NEW YORK – In September 2008, the global economy and financial system was hit by an earthquake, whose epicenter was in the United States. It was the end of the Bush administration. The presidential election was two months away. The timing, from the point of view of crisis management, could not have been worse.
The level of uncertainty about asset values, solvency, and the connectedness of balance sheets that prevailed at the time was extraordinarily high. Uncertainty bred fear, causing banks, businesses, and households to hoard cash. Consumption plummeted, taking down retail sales with it, and, after a short lag, employment and investment as well. Individually rational choices were giving rise to collectively irrational results.
These conditions had all the makings of a depression scenario, with credit rationing destroying businesses indiscriminately, and thus required fast, aggressive, and unconventional action by the US government and the Federal Reserve. The response, mounted by the Bush administration and taken over by the Obama administration, was all of the above. A combination of financial-sector recapitalization and rapid expansion of the Fed’s balance sheet prevented a complete credit lockup.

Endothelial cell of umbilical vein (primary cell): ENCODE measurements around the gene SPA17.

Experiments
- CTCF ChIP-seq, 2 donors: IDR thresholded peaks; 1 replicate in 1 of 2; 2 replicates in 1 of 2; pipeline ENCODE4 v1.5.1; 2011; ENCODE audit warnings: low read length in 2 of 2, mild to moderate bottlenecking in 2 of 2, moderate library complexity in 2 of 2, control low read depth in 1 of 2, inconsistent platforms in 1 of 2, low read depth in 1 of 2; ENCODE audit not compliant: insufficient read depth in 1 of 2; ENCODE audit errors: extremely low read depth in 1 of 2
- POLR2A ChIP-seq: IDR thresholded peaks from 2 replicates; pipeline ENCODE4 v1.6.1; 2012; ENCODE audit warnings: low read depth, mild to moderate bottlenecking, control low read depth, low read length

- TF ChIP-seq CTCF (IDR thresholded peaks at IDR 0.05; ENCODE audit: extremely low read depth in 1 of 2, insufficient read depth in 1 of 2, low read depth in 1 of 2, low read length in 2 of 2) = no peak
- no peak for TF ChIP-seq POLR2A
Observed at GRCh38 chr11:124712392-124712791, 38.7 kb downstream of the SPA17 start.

Policies sometimes missed their target and had to be modified. For example, the Troubled Asset Relief Program (TARP) originally targeted the purchase of complex securitized assets that had lost value and stopped trading, but had to be partly altered to direct infusions of capital into banks.